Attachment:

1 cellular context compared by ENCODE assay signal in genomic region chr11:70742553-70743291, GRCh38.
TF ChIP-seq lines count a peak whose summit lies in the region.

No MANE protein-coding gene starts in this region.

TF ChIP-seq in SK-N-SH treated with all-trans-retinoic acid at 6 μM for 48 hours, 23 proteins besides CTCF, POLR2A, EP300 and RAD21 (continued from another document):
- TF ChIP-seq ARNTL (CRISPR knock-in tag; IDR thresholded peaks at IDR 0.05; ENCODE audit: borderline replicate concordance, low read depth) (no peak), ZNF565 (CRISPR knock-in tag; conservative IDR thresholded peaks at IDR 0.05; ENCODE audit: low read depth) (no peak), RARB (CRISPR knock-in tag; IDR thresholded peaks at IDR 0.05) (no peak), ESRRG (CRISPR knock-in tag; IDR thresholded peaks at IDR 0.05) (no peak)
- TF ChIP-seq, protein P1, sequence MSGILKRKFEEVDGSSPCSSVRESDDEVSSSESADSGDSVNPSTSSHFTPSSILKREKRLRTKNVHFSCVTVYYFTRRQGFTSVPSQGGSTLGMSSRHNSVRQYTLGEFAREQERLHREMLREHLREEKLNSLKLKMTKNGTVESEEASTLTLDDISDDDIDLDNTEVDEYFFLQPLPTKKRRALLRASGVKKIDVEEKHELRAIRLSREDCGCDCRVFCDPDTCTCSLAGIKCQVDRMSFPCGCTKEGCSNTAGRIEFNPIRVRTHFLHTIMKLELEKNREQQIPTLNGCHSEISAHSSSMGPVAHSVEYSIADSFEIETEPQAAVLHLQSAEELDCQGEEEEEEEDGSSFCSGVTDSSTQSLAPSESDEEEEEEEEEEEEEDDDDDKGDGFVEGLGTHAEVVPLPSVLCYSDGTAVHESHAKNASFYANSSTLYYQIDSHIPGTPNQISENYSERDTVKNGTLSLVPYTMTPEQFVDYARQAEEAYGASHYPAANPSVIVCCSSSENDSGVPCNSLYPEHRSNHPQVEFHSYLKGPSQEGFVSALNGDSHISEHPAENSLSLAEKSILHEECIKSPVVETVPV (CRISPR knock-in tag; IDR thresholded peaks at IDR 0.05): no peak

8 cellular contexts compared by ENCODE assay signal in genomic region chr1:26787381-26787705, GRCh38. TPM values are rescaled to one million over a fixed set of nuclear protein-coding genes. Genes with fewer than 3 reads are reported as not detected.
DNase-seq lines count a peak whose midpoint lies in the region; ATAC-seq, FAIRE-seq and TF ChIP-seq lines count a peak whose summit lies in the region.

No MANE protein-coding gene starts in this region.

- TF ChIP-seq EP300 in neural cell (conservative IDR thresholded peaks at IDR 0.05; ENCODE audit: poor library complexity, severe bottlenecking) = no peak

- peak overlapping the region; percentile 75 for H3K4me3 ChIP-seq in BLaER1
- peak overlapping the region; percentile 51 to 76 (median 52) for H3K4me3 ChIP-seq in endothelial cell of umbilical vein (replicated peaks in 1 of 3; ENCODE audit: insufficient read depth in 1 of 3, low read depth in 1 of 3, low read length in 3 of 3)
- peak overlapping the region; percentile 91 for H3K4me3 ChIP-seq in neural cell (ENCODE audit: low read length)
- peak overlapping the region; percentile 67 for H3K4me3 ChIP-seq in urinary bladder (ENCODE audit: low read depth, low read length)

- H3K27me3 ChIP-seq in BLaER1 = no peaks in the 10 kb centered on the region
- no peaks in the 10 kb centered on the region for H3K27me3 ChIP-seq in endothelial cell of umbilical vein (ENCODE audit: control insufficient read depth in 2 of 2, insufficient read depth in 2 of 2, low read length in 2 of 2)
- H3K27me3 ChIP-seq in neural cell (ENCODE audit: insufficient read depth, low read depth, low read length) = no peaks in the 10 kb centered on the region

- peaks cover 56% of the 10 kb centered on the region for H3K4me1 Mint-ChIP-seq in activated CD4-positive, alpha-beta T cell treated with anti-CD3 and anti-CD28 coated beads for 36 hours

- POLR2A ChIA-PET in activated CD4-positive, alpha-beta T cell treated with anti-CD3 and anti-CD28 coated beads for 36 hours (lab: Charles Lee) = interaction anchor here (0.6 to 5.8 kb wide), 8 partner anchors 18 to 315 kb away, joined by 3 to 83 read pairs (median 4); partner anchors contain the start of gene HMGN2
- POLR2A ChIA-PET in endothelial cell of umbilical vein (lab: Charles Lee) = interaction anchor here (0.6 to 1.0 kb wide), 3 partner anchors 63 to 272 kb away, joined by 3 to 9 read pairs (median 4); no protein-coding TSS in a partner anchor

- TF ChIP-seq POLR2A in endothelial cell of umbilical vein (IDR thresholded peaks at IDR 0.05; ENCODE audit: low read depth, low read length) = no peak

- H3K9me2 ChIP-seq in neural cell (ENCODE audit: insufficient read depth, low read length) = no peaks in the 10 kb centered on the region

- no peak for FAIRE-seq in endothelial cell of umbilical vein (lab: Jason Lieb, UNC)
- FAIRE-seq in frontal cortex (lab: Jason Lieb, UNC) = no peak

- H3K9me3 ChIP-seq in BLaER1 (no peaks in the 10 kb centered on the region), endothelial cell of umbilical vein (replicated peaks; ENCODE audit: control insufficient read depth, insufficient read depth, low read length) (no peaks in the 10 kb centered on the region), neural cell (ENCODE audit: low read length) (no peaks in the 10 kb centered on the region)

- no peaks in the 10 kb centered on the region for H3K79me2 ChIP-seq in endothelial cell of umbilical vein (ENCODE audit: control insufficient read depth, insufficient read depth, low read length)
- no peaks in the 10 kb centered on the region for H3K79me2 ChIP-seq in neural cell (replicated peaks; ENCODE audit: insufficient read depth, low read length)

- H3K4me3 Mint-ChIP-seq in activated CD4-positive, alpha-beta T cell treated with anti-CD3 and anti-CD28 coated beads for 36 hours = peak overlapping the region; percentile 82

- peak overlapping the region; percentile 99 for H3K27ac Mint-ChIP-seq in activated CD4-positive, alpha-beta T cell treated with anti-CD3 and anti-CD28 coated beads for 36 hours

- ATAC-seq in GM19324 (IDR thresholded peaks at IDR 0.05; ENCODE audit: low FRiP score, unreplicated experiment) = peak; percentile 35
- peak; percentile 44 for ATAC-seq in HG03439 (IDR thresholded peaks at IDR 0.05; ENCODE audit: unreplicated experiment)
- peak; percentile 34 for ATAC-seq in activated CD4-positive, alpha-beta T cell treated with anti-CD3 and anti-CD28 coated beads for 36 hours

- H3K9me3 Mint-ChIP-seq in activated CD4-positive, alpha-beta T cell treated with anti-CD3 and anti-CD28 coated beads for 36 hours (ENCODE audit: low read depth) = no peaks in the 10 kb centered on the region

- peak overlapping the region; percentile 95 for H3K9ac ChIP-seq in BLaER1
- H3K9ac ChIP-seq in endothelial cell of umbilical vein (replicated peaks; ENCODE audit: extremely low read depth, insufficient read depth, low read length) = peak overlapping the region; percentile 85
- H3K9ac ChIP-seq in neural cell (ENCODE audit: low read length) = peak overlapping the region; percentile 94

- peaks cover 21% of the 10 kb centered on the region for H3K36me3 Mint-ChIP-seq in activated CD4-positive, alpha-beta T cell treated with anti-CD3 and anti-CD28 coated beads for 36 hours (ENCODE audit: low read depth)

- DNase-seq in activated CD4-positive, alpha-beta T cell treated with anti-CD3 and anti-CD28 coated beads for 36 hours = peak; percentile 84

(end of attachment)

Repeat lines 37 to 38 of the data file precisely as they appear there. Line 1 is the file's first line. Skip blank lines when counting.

- peaks cover 21% of the 10 kb centered on the region for H3K36me3 Mint-ChIP-seq in activated CD4-positive, alpha-beta T cell treated with anti-CD3 and anti-CD28 coated beads for 36 hours (ENCODE audit: low read depth)

- DNase-seq in activated CD4-positive, alpha-beta T cell treated with anti-CD3 and anti-CD28 coated beads for 36 hours = peak; percentile 84